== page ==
Nutritional myths in the media exposed
Misleading myths and sensationalised information purported in the media will be exposed at CPIT on Thursday 8 May.
CPIT’s final year Bachelor of Applied Nutrition students have been studying misleading aspects of nutritional information in magazines and newspapers.
Senior Lecturer in Sports Science, Health and Wellness Dr Nick Kimber says misleading nutritional messages are common in media.
“People come across these myths or misleading information every day in popular media. We’ve asked students to explore these companies’ claims and present back on their findings.”
The students will delivering presentations on Thursday on the result of their investigations.
For example, one student will discuss advertisements in a popular women’s magazine for belVita breakfast biscuits.
“She found an advertisement for what is basically a biscuit that claimed to be a balanced breakfast which keeps you full for up to four hours,” Kimber says.
“When she looked at the fine-print it said that the biscuits should be combined with milk, which provides the protein and is low GI and makes a huge difference to the nutritional value of the meal.”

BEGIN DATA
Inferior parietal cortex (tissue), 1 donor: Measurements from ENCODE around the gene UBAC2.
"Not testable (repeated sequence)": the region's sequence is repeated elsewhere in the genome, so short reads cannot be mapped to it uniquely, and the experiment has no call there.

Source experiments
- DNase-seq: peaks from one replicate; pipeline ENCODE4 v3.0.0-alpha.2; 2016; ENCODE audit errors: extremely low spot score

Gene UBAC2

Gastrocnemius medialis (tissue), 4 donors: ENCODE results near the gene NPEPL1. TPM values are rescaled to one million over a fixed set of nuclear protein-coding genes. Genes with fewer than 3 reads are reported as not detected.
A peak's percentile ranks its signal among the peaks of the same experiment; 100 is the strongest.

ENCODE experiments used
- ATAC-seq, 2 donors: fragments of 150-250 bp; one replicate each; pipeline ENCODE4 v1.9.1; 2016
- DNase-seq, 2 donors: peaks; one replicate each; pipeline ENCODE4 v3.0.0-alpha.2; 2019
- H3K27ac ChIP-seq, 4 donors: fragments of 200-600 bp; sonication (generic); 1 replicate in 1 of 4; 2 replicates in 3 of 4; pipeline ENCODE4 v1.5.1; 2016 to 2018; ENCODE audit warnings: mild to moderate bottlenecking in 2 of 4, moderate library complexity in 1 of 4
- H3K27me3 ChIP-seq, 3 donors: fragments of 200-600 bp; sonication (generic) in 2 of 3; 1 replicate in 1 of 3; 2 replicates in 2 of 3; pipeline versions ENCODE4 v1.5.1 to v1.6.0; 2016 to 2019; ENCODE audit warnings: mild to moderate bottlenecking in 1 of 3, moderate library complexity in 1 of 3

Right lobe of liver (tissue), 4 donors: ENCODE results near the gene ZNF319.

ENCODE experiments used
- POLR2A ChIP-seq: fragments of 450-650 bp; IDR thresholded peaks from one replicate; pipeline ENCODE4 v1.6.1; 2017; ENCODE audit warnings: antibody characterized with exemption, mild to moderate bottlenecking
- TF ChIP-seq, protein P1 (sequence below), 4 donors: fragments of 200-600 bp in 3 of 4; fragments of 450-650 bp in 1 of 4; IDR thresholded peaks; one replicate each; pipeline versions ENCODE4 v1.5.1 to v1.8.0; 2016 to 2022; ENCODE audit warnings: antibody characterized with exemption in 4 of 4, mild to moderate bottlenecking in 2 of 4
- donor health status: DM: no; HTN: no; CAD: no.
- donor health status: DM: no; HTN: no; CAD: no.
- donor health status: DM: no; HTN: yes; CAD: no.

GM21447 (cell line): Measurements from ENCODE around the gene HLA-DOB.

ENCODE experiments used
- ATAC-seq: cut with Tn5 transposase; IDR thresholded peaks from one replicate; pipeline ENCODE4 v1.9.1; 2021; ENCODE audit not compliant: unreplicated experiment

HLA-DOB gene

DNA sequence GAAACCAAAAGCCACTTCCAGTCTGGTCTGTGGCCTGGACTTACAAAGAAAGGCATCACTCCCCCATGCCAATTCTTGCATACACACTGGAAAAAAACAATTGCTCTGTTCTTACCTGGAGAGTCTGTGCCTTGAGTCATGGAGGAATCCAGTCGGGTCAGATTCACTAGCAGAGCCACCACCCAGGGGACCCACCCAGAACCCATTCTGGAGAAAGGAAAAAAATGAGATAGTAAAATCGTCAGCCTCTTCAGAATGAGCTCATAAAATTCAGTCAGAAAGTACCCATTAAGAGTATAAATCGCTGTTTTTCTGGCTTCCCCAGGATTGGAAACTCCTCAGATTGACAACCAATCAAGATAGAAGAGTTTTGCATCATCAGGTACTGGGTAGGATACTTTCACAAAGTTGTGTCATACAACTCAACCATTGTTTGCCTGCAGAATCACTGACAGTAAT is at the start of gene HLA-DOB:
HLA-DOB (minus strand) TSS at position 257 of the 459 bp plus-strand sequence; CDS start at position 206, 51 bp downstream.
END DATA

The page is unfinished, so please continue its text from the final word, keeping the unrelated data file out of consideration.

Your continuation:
The student approached belVita about the claims who told her they had conducted “internal studies” and declined to give any further information.
New Zealand has a high obesity rate and Kimber says more education is needed into nutritional myths and misleading information.
“In today’s world we have a real dilemma. We know more about nutrition and food than ever before but yet we are still unhealthier than ever before. These talks were about making sure people know what to look out for.”
Terms such as “natural” and “balanced breakfast” were misleading and offered little factual information, Kimber says.
“People really need to look closer at their food and think about what these terms mean. We’re teaching the students to give public health messages.”
The talks will take place on Thursday 8 May in N104 at CPIT’s Madras S Campus from 12-1pm. The presentations will each be about ten minutes long. The public and media are welcome to attend the presentations.